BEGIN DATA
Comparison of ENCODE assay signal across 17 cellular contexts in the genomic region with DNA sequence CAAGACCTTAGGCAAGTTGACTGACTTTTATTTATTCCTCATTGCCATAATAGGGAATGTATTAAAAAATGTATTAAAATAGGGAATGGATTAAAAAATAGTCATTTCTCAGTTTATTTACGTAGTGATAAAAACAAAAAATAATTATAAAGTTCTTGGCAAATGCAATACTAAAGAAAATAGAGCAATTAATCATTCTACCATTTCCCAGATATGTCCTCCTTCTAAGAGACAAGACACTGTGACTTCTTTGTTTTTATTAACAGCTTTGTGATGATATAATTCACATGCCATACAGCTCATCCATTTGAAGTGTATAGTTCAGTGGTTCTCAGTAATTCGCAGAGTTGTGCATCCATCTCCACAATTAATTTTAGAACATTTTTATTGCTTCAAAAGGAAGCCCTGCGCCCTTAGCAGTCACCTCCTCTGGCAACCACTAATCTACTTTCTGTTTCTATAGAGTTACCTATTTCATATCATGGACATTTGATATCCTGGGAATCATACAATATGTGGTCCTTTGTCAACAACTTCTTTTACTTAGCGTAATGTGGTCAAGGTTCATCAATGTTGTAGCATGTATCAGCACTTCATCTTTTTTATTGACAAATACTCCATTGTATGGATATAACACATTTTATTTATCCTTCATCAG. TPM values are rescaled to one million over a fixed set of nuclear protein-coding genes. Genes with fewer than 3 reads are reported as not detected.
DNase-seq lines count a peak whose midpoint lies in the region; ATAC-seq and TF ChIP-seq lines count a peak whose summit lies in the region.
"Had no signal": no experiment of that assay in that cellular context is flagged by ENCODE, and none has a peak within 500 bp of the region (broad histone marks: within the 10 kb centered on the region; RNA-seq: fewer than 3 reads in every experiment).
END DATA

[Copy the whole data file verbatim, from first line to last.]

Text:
Comparison of ENCODE assay signal across 17 cellular contexts in the genomic region with DNA sequence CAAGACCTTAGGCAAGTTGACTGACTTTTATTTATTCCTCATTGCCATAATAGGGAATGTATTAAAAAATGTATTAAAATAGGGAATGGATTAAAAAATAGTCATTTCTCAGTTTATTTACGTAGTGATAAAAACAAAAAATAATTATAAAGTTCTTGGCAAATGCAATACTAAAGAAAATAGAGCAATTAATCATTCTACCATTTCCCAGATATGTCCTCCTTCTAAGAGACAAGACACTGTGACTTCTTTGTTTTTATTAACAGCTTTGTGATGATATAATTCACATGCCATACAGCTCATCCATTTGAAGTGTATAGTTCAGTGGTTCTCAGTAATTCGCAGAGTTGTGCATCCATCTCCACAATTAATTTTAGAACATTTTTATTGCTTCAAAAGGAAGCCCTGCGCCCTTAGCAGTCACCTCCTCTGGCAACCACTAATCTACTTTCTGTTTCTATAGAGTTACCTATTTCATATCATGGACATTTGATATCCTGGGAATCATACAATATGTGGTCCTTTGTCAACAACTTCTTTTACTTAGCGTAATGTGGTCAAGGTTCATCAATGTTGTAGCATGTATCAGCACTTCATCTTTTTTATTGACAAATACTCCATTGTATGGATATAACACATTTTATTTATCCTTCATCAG. TPM values are rescaled to one million over a fixed set of nuclear protein-coding genes. Genes with fewer than 3 reads are reported as not detected.
DNase-seq lines count a peak whose midpoint lies in the region; ATAC-seq and TF ChIP-seq lines count a peak whose summit lies in the region.
"Had no signal": no experiment of that assay in that cellular context is flagged by ENCODE, and none has a peak within 500 bp of the region (broad histone marks: within the 10 kb centered on the region; RNA-seq: fewer than 3 reads in every experiment).